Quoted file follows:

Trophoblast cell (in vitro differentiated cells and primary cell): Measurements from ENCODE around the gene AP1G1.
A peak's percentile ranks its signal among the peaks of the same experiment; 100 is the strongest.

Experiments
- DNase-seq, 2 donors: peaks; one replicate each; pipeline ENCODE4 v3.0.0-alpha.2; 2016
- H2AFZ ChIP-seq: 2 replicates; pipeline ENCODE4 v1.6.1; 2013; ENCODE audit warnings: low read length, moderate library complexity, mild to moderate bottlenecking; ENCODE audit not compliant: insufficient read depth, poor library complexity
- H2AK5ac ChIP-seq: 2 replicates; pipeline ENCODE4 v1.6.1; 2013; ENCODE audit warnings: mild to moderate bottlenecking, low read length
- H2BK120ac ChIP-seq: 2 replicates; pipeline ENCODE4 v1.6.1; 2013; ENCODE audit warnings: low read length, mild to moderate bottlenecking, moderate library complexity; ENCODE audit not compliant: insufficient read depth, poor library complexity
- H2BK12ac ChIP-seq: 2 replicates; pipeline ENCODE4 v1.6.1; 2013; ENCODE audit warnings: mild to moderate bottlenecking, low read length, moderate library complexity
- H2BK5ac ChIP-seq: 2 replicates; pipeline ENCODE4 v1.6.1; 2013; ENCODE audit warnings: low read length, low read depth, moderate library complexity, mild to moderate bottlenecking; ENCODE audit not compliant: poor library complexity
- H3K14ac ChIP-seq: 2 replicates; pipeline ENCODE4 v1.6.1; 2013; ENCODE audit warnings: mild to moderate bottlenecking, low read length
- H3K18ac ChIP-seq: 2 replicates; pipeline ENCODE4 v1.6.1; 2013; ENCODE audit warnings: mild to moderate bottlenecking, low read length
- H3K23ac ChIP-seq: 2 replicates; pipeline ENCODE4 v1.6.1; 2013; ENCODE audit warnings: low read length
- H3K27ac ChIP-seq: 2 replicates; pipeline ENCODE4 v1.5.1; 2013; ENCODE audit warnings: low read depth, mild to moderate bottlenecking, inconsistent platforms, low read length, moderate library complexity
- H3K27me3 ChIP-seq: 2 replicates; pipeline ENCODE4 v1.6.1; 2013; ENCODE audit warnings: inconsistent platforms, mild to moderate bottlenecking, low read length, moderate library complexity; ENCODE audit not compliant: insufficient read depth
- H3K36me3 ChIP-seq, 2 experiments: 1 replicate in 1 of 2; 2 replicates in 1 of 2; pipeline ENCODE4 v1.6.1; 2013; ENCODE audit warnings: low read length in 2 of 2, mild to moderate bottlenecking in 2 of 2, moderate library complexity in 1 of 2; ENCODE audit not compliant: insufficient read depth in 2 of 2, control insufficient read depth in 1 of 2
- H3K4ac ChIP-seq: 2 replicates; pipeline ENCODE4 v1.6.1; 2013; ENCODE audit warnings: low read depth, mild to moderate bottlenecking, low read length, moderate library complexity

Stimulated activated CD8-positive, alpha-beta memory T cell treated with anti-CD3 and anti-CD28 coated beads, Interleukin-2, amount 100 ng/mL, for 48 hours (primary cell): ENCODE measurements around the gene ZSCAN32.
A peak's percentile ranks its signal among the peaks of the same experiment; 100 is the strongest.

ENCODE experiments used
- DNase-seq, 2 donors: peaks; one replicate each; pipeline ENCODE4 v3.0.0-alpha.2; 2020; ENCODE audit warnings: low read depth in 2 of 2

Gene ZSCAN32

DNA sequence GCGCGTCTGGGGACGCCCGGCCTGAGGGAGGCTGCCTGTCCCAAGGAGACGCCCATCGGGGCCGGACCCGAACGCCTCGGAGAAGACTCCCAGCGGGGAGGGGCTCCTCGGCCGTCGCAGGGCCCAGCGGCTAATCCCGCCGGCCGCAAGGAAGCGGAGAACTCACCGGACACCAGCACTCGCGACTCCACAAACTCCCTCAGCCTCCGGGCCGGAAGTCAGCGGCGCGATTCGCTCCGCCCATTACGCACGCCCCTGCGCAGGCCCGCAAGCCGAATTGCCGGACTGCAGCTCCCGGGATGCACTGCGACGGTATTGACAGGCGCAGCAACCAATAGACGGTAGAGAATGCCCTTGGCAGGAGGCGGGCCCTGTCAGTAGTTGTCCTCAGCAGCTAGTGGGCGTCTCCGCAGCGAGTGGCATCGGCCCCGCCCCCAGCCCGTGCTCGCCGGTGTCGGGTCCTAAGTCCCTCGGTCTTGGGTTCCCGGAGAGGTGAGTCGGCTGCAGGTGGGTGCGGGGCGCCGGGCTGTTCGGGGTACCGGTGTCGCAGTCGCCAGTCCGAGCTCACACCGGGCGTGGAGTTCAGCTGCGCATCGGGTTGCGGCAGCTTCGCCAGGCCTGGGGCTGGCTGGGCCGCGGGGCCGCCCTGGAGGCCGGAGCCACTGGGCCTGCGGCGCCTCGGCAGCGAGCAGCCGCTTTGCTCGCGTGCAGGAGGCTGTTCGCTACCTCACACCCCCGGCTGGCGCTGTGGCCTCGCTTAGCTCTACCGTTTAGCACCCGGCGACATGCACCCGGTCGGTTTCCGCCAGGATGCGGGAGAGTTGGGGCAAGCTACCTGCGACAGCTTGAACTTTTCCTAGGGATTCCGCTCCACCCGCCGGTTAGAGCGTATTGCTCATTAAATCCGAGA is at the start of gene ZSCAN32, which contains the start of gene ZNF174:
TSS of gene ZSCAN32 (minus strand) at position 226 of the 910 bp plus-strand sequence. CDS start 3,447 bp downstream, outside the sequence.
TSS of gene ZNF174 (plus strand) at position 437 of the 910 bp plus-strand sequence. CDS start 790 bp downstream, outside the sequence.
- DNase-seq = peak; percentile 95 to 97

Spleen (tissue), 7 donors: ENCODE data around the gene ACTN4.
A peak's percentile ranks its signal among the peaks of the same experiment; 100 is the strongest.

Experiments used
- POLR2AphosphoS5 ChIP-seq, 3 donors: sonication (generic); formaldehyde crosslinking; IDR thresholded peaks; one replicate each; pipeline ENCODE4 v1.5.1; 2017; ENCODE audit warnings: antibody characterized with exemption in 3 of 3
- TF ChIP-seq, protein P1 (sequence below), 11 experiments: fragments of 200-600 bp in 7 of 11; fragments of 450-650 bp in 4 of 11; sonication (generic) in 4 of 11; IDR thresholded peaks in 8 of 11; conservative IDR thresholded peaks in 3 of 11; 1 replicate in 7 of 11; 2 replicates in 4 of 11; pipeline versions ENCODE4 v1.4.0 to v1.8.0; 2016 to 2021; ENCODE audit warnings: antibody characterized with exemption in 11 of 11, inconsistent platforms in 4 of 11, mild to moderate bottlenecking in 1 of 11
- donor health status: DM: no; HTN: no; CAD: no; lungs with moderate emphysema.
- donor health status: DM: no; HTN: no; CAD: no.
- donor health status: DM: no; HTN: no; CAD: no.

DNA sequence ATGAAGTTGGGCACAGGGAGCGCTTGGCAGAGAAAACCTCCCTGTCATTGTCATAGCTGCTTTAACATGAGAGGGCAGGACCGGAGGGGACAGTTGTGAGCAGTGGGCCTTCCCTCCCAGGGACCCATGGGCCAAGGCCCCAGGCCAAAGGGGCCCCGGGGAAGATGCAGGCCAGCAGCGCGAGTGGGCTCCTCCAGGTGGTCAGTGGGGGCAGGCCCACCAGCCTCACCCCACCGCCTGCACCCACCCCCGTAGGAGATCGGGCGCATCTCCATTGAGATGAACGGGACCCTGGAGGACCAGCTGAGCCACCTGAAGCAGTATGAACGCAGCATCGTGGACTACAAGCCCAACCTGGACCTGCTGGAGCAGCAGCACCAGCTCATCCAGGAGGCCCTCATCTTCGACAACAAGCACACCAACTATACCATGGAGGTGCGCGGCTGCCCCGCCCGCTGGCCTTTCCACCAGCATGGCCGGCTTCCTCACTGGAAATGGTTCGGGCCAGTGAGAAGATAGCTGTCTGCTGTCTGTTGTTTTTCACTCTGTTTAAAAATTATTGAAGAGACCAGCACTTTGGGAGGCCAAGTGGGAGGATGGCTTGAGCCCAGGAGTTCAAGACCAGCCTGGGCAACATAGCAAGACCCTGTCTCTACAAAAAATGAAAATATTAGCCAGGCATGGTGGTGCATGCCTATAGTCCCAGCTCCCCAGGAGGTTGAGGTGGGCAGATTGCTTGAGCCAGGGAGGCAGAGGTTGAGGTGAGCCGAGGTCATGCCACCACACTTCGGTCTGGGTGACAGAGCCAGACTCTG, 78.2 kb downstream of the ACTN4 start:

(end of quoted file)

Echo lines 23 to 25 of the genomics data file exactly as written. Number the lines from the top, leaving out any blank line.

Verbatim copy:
TSS of gene ZSCAN32 (minus strand) at position 226 of the 910 bp plus-strand sequence. CDS start 3,447 bp downstream, outside the sequence.
TSS of gene ZNF174 (plus strand) at position 437 of the 910 bp plus-strand sequence. CDS start 790 bp downstream, outside the sequence.
- DNase-seq = peak; percentile 95 to 97